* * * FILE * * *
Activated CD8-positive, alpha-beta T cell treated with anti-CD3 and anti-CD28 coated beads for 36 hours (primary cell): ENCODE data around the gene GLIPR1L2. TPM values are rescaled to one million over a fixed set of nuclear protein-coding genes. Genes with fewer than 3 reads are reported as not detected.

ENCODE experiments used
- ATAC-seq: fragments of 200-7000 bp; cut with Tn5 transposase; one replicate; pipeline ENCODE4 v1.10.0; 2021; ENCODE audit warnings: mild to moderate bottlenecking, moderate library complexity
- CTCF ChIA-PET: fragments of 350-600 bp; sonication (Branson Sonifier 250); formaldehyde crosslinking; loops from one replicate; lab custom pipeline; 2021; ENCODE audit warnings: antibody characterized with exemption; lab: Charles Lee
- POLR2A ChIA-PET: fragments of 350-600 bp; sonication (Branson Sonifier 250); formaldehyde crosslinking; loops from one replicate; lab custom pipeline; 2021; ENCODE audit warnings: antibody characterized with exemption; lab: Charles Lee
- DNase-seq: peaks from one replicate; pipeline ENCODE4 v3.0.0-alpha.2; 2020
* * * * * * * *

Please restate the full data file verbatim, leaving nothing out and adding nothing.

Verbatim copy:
Activated CD8-positive, alpha-beta T cell treated with anti-CD3 and anti-CD28 coated beads for 36 hours (primary cell): ENCODE data around the gene GLIPR1L2. TPM values are rescaled to one million over a fixed set of nuclear protein-coding genes. Genes with fewer than 3 reads are reported as not detected.

ENCODE experiments used
- ATAC-seq: fragments of 200-7000 bp; cut with Tn5 transposase; one replicate; pipeline ENCODE4 v1.10.0; 2021; ENCODE audit warnings: mild to moderate bottlenecking, moderate library complexity
- CTCF ChIA-PET: fragments of 350-600 bp; sonication (Branson Sonifier 250); formaldehyde crosslinking; loops from one replicate; lab custom pipeline; 2021; ENCODE audit warnings: antibody characterized with exemption; lab: Charles Lee
- POLR2A ChIA-PET: fragments of 350-600 bp; sonication (Branson Sonifier 250); formaldehyde crosslinking; loops from one replicate; lab custom pipeline; 2021; ENCODE audit warnings: antibody characterized with exemption; lab: Charles Lee
- DNase-seq: peaks from one replicate; pipeline ENCODE4 v3.0.0-alpha.2; 2020